Guest post by Jason A. Wolf, Ph.D., president of The Beryl Institute, a global community of practice focused on patient experience improvement and founding editor of Patient Experience Journal. Follow Jason @jasonawolf, The Beryl Institute @berylinstitute and Patient Experience Journal @pxjournal on Twitter.
In my most recent Hospital Impact blog, I reinforced the simple, but significant need to focus on three Ps of patient experience, offering that at the core of this idea is the central purpose on which an organization builds its experience effort.
I closed with, "I see one consistent action in those organizations achieving success. They are clear on who they are, what they want achieve and where they are going. This is the idea of definition I often speak to and reinforce." Yet with this fundamental importance, defining patient experience remains an elusive idea for many. In fact, it's a question people ask me frequently: How do we define patient experience for our organization?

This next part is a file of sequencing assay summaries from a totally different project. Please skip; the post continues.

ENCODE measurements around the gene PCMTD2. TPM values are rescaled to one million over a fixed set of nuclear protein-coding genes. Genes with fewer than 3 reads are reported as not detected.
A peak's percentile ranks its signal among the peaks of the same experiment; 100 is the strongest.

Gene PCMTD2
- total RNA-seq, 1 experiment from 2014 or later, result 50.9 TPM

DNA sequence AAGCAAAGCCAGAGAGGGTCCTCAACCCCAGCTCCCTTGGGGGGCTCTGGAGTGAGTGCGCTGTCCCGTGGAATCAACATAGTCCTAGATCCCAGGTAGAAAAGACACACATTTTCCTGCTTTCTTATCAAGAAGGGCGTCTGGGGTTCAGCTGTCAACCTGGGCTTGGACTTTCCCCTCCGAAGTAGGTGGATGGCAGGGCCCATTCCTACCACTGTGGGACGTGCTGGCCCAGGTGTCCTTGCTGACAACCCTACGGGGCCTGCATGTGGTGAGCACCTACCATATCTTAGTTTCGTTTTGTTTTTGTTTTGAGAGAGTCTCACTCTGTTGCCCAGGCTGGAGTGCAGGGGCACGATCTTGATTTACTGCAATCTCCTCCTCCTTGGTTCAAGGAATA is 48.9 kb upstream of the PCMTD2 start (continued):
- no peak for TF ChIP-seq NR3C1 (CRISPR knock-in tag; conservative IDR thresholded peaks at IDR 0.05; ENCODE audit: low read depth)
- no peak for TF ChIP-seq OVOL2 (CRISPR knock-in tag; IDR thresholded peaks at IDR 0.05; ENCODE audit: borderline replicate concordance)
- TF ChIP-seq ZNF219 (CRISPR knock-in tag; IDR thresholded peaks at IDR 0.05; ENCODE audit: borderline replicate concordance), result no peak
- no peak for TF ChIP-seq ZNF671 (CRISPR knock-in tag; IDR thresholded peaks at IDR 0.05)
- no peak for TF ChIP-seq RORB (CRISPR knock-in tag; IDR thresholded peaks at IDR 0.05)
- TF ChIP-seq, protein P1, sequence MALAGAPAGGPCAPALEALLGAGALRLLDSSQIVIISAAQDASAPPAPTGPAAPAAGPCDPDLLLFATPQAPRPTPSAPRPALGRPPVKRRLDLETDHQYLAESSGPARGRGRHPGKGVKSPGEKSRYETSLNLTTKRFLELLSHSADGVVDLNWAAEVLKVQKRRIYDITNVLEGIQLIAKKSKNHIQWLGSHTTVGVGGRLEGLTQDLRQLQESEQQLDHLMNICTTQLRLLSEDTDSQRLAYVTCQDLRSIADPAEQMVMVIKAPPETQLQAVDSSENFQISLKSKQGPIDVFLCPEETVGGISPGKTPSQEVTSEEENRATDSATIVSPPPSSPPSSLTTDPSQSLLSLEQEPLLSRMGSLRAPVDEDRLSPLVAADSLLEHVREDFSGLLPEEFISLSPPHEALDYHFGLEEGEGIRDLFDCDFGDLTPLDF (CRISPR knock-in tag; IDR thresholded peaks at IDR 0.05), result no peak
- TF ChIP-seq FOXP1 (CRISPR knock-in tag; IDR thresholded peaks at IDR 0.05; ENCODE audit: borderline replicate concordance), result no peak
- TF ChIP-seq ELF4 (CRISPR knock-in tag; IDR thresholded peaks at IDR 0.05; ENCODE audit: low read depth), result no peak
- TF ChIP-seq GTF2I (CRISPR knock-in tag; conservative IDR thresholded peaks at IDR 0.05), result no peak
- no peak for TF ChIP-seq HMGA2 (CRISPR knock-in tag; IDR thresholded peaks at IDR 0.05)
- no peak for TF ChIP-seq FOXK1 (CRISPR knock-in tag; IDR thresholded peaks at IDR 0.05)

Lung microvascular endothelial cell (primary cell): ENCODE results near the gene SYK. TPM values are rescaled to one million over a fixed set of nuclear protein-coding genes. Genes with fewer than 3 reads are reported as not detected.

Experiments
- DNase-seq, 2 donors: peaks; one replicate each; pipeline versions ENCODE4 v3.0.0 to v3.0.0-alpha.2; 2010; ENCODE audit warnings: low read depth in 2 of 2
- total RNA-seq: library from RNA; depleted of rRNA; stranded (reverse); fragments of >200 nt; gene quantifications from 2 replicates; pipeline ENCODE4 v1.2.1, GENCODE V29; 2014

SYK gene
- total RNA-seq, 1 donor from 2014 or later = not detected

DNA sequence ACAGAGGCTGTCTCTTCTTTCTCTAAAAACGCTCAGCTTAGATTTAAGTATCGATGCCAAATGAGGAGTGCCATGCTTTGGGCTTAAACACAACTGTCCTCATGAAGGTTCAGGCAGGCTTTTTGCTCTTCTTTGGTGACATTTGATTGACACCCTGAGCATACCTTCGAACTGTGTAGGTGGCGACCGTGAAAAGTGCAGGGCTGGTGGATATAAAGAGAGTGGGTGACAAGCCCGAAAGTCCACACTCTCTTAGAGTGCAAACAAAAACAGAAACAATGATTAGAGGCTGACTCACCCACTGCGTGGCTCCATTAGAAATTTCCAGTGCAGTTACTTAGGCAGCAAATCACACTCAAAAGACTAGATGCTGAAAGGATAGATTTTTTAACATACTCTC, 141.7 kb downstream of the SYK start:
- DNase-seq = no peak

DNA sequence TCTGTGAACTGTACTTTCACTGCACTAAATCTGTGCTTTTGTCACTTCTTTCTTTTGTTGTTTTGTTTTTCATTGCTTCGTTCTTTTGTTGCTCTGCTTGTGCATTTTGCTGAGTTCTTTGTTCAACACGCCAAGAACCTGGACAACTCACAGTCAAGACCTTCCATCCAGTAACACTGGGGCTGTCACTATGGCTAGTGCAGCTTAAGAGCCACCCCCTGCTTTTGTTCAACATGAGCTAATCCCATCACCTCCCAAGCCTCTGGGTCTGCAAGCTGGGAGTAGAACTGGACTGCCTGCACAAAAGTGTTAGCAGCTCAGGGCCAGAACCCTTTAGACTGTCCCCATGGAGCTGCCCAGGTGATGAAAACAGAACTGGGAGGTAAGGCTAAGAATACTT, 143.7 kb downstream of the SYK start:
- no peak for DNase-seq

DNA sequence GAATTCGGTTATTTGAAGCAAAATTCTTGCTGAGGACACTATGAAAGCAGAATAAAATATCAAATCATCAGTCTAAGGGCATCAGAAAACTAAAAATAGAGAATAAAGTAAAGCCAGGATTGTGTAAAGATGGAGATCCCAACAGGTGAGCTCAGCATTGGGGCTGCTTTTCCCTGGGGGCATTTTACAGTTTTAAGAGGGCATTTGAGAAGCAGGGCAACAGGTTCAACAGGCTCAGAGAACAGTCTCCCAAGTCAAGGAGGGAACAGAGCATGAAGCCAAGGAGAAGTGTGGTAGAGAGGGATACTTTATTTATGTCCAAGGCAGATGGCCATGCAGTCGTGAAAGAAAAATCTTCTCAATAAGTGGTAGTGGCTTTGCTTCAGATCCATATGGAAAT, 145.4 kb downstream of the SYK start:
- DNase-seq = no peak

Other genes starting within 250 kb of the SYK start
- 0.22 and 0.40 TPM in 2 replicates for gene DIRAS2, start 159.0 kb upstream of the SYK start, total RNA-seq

I'm not surprised, as recent benchmarking research discovered only 45 percent of U.S. hospitals had a formal definition of patient experience for their organization. While people may have clear personal purpose in healthcare, the foundation on which organizations build their patient experience efforts in many cases is shaky at best.
At The Beryl Institute we developed--and now people in many healthcare organizations around the world have come to adopt (or adapt)--the definition: the sum of all interactions, based on an organization's culture, that influence patient perceptions across the continuum of care.
In exploring each element--interactions, culture, perceptions and across the continuum--it remains clear that experience is delivered at the numerous touch points, it's built on the types of organizations we choose to be and it must actively engage patients and family members as partners on the journey. This leads us back to the question, how do we start the process of creating a definition for our organization?